Month: January 2017

Meal & Rest Break​s In California

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Complying with meal and rest break continues to be the source of a great deal of litigation for California employers. Understanding California’s meal and rest breaks requirements is extremely important.

To comply with meal and rest break rules, employers must do everything possible to communicate the legal requirements of California’s employee break laws to nonexempt workers and provide them opportunities to take meal and rest breaks.

David Payab, Esq. from The Law Offices of Payab & Associates can be reached @ (800) 401-4466 or by visiting http://payablaw.com/

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What Constitutes Sexual Harassment in the Workplace?

Man touching shoulder of uncomfortable woman co-worker

Sexual harassment can include all types of conducts, such as asking for sexual favors, sexual touching, offensive language or posters.

Generally, the conduct must be so frequent or severe that it creates a hostile or offensive working environment or results in an adverse employment decision (such as a firing).

Sexual harassment law covers the actions of supervisors, coworkers, customers and vendors. Depending on the actions, or inaction, of you and your employees, you may be held liable.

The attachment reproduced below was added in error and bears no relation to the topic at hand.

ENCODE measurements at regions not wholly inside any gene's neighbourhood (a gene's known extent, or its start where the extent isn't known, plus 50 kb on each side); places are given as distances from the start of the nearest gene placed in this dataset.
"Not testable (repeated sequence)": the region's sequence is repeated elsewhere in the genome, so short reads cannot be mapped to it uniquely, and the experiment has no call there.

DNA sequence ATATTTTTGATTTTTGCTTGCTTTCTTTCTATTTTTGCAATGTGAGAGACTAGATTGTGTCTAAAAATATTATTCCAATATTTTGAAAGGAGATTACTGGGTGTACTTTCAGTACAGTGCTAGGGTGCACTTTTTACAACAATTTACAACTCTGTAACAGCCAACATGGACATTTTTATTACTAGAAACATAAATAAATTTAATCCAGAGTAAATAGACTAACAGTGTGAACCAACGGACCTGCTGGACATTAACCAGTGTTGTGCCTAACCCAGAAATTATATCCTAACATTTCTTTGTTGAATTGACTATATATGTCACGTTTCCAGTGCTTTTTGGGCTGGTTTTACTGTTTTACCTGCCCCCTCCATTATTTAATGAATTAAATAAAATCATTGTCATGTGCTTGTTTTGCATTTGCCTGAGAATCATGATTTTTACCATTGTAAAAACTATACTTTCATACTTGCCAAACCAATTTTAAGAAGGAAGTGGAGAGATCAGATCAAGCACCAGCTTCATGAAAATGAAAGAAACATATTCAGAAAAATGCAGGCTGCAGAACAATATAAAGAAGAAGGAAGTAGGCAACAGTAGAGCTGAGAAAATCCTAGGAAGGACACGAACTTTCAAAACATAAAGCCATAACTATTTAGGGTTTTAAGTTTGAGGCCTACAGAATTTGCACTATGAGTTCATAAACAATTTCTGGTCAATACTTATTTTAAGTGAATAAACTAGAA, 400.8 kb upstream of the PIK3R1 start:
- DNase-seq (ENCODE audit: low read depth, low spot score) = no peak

David Payab, Esq. from The Law Offices of Payab & Associates can be reached @ (800) 401-4466 or by visiting http://payablaw.com/

​​Sexual Harassment in the Workplace

sexual harassment

Sexual harassment in the workplace has become a serious area of concern. Your liability as an employer may be extended to acts committed by supervisors and even lower-leveled employees.

Therefore, it is essential that you understand what constitutes sexual harassment, under both California and federal law, and take steps to prevent or stop it.

Sexual harassment is unwelcome sexual physical or verbal conduct in the workplace.

Sexual harassment is illegal under the California Fair Employment and Housing Act. Sexual harassment protections extend to applicants, employees, unpaid interns, professional relationships and independent contractors.